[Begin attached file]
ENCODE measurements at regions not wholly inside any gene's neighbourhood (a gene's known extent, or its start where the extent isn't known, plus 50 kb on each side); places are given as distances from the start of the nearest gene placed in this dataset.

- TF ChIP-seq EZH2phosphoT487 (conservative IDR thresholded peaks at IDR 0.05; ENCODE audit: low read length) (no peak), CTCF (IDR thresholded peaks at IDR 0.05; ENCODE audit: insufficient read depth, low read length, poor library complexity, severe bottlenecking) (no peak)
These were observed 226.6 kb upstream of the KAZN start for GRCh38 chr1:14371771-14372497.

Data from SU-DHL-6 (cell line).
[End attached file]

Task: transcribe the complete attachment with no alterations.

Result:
ENCODE measurements at regions not wholly inside any gene's neighbourhood (a gene's known extent, or its start where the extent isn't known, plus 50 kb on each side); places are given as distances from the start of the nearest gene placed in this dataset.

- TF ChIP-seq EZH2phosphoT487 (conservative IDR thresholded peaks at IDR 0.05; ENCODE audit: low read length) (no peak), CTCF (IDR thresholded peaks at IDR 0.05; ENCODE audit: insufficient read depth, low read length, poor library complexity, severe bottlenecking) (no peak)
These were observed 226.6 kb upstream of the KAZN start for GRCh38 chr1:14371771-14372497.

Data from SU-DHL-6 (cell line).